But wait! The View 20 has two special modes that make up for the average 12-megapixel default photos. Toggle on the 48-megapixel resolution mode or 48-megapixel “AI Ultra Clarity” mode and sharpness greatly improves.
Here are three photos taken at 12-megapixels (default), 48-megapixels, and 48-megapixels AI Ultra Clarity.
48-megapixels might seem like overkill for a smartphone and though it mostly is, it’s high time phone cameras go beyond the now normal 12-megapixel resolution.
Honor recommends the 48-megapixel AI Ultra Clarity mode only for shooting “still objects and scenery in good light.” But in my tests, even if there are moving objects like people or cars, the camera still shoots noticeably sharper photos.
Left to right: 12-megapixels, 48-megapixels, 48-megapixels AI Ultra Clarity
Low-light shooting has improved a great deal on phones and it’s equally good-enough on the View 20. The camera tends to pump up the saturation in an attempt to bring out more colors like the sky in the below night shot of the Empire State Building shot about 30 minutes after sunset.
A few simple tweaks in Instagram or Lightroom can make the View 20’s low-light photos better, but look at the iPhone XR’s shot. The ESB’s yellow lighting is perfectly exposed and the sky is accurate to what my eyes saw. The Pixel 3 took a good shot, but there’s still some overexposure going on. And the OnePlus 6T…it totally underexposed the building in front of the ESB.
Then, there’s the View 20’s night mode. With the magic of algorithms, the View 20 can shoot a bunch of photos and stack them together to create one brighter and better-exposed photo.
In night mode, the camera takes a four-second exposure meaning you have to hold it still for the full duration. I compared the View 20’s night mode with the night mode on the OnePlus 6T and Night Sight on the Pixel 3 XL and it’s…okay, but still needs some more work.
In this particular photo, the OnePlus 6T exposed the point of focus (the Empire State Building’s tower) with better highlights and details. However, the Pixel 3’s sharper overall and where you really see the difference is in the details in the rest of the photo.
Whereas the 6T’s night mode produces really crunchy-looking shots, the Pixel 3’s crisper (albeit darker). The View 20 smears most of the details of the building.
The Pixel 3’s Night Sight is in a league of its own when it comes to seeing in the dark, but the fact a phone like the View 20 has a night mode at all is commendable.
At this point, it’s a little embarrassing for Apple, which has yet to release a night mode for any iPhone. If Apple doesn’t include a night mode in this year’s iPhone(s), it’s going to fall far behind the competition.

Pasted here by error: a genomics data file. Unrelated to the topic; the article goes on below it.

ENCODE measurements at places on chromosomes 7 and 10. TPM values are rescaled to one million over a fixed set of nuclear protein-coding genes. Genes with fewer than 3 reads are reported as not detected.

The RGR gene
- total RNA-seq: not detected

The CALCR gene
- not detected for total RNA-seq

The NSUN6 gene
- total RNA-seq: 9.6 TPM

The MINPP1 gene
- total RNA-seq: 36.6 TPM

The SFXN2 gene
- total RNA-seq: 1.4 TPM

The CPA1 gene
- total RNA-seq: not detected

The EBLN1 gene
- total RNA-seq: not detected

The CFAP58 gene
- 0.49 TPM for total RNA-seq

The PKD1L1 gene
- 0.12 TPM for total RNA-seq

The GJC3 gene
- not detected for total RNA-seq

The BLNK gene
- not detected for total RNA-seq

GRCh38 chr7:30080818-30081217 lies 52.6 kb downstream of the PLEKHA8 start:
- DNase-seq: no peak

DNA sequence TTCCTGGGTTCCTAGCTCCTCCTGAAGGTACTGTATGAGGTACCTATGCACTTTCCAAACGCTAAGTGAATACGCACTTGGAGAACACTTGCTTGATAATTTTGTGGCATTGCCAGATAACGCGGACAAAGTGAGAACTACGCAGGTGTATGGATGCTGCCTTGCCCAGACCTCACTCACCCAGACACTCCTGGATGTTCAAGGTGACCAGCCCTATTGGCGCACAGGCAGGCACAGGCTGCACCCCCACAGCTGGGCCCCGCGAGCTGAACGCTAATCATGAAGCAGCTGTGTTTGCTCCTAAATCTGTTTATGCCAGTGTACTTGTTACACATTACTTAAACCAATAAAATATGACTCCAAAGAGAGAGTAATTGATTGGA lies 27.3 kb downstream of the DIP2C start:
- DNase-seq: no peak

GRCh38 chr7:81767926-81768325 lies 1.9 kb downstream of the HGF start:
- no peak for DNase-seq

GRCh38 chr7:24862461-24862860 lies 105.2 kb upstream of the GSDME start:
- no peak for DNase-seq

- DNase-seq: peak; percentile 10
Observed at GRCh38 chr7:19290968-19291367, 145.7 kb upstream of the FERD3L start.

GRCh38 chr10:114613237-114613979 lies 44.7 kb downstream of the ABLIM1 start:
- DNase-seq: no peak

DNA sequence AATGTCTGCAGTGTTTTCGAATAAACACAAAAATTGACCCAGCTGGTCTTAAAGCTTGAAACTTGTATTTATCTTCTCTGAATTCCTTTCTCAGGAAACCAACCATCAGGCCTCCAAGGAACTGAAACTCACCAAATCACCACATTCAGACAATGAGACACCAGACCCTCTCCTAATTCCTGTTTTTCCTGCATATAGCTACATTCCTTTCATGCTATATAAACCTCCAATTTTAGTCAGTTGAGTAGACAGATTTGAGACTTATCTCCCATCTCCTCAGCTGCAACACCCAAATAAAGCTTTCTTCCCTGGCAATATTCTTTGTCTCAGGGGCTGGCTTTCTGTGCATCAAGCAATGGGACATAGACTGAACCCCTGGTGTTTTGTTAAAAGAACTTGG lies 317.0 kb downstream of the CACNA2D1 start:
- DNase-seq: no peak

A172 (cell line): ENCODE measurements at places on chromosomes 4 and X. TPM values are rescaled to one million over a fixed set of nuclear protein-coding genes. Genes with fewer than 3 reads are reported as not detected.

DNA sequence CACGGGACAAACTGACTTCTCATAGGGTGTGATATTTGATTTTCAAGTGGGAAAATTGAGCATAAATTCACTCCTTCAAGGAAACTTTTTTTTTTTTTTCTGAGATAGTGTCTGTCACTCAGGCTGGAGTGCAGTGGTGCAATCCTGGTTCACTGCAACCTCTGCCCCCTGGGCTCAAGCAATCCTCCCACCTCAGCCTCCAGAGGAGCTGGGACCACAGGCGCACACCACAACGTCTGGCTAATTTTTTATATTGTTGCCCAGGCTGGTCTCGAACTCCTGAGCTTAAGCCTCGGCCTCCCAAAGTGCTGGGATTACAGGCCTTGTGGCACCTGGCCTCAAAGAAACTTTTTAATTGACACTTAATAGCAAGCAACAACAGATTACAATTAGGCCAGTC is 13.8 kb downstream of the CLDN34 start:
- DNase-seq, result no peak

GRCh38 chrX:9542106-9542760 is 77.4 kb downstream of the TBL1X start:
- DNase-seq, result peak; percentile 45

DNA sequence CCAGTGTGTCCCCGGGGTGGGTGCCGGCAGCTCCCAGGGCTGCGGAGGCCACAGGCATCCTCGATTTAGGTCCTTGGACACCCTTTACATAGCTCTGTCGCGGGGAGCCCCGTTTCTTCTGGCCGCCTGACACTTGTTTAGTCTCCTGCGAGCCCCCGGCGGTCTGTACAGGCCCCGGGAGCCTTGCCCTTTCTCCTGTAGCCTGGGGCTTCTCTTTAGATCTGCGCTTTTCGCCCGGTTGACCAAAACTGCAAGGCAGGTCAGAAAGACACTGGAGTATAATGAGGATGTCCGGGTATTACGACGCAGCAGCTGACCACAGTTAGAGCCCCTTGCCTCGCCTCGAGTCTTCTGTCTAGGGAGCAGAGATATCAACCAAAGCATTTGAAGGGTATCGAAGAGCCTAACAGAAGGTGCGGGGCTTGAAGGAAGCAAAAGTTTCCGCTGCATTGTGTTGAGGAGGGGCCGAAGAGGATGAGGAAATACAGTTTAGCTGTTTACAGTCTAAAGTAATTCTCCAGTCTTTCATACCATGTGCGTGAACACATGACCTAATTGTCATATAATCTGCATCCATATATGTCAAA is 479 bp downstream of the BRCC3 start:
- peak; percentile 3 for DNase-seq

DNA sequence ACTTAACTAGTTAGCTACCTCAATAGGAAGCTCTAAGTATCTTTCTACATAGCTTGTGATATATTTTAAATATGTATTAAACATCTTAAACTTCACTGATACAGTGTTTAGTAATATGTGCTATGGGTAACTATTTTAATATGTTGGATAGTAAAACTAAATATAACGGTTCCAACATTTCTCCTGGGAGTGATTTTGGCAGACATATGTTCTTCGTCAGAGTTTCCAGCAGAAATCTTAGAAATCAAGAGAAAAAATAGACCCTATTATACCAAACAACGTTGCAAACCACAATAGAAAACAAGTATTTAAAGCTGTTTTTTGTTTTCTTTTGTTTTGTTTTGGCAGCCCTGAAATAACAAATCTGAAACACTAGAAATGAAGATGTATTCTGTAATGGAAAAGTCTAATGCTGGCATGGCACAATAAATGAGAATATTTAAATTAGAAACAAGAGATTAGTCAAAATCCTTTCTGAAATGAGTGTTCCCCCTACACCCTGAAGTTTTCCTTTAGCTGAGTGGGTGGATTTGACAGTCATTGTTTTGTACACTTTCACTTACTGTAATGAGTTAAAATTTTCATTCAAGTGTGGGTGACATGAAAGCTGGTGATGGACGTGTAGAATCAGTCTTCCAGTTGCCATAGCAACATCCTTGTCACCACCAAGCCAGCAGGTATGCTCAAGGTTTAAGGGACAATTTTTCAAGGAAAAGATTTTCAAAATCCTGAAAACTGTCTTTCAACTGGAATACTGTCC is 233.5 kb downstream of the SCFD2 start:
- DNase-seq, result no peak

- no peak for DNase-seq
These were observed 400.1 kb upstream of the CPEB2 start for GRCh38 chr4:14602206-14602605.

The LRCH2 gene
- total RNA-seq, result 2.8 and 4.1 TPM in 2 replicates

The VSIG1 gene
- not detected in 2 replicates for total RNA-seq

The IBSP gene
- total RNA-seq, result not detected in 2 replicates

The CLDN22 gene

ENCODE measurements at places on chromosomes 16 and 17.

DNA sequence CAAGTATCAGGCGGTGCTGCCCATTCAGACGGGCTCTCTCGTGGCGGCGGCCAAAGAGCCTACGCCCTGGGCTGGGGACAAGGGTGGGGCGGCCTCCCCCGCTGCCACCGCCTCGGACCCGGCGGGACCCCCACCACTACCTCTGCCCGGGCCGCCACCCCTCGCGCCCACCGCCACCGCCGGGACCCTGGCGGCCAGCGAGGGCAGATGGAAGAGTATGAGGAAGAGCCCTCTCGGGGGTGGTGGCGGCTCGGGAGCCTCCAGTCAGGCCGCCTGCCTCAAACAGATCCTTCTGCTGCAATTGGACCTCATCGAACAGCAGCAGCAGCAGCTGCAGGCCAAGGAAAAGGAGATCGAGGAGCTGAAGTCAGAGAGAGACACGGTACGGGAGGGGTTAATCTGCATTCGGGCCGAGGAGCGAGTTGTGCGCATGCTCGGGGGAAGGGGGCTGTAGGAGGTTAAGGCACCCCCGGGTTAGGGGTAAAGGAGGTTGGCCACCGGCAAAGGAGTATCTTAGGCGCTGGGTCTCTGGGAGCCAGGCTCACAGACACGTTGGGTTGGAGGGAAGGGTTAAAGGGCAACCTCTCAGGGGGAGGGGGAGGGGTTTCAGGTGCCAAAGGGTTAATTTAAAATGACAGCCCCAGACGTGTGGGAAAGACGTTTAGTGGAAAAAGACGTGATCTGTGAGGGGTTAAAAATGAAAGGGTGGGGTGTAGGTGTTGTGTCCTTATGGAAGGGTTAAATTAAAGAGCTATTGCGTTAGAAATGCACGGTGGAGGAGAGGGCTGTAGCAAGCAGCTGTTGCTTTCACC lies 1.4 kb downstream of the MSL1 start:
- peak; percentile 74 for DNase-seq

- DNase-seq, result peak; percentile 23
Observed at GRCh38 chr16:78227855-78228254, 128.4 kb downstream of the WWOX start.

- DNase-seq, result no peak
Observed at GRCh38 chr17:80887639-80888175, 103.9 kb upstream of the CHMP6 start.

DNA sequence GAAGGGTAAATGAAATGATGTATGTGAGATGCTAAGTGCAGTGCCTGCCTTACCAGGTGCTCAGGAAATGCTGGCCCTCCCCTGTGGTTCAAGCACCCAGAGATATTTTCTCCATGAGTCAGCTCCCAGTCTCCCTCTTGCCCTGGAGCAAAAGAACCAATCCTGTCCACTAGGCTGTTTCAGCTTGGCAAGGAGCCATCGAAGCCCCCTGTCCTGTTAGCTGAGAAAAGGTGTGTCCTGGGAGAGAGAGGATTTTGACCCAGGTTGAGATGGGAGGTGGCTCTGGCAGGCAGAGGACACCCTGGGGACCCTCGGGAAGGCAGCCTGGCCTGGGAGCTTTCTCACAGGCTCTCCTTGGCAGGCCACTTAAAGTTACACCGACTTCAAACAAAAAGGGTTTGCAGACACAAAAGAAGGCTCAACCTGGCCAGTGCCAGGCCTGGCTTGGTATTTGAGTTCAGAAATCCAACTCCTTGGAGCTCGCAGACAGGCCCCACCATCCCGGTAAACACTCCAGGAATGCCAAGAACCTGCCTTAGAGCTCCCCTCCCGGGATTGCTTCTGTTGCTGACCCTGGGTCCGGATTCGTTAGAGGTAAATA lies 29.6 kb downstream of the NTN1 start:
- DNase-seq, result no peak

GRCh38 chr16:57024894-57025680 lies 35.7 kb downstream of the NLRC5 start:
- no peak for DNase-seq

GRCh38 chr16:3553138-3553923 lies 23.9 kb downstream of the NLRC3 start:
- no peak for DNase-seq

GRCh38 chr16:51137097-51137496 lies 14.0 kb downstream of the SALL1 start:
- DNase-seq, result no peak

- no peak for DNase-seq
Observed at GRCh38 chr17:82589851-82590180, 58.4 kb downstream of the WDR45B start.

The View 20’s capable of shooting “portrait” photos with a blurred background. Like the rest of the camera’s abilities, the results are merely fine. Portrait mode photos look okay, but they really don’t compare to the Pixel 3’s “faux-keh” (fake bokeh) created entirely with machine learning or the iPhone XS and XR’s background blur that’s modeled after real DSLR lenses.
Similar to the iPhone XR and XS, the View 20 has a handful of portrait filters. I tried all five of them and never used any of them ever again.
As you can see in the shots below, the filters are relatively basic and “stage lighting” filter does a weak job at isolating the background and blackening it.
After shooting with the View 20 for a month, I can tell you the cameras are average. You can definitely get great results if you put some elbow grease into adjusting certain camera settings. But for point-and-shoot photos, it lags behind the iPhone XS, iPhone XR and Pixel 3. That said, the cameras are by no means terrible for a $650; it just doesn’t compare to the cameras in flagship phones.
As with all of our phone reviews, the photos are only a sampling. I welcome all civilized discussions on phone photography and, as always, open my Twitter (@raywongy) or on Instagram (@sourlemons) DMs to anyone who wants to know more about the photos in this review and how they compare to other phone cameras. Don’t be shy!
Below, I leave you with some samples (click to enlarge to for their full resolution) that are straight from the View 20’s cameras. No editing was done on any of the images.
The Huawei dilemma
Something curious has happened in Android Land. My enthusiasm for the most popular and premium Android smartphones — the Samsung Galaxies and Google Pixels — which are increasingly also the most expensive devices has waned.
I know what to expect from Samsung and Google. But companies like Honor are keeping things fresh not only with unexpected designs, but also exciting new features like the hole-punch display.
With prices for flagship Android phones soaring into the stratosphere — it’s now clearer than ever phones are too expensive — phone makers (especially lesser known brands) like Honor and OnePlus are aggressively competing to provide more value without devastating your savings.
2019 is the year everyone should start paying more attention to these “mid-range”-priced phones. There’s more interesting innovation happening with these less expensive phones than the incremental improvements to cameras and performance in pricier phones.
Honor faces the same challenges OnePlus once had to overcome. That includes supporting CDMA networks like Verizon and Sprint — the View 20 only works on GSM networks like AT&T and T-Mobile — and building trust with consumers. The latter will be more difficult for Honor since it’s owned by Huawei, which has been accused of using its devices and networking equipment to spy on the U.S. for the Chinese government.
The question you have to ask yourself is: Do you trust Huawei? If you answered no, then you probably shouldn’t trust Honor. But if you’re not concerned about potential espionage — there’s no concrete evidence to suggest you should at the time of this writing — the View 20’s a value-packed phone that sometimes runs circles around more expensive devices.
Senior Tech Correspondent
Deputy Tech Editor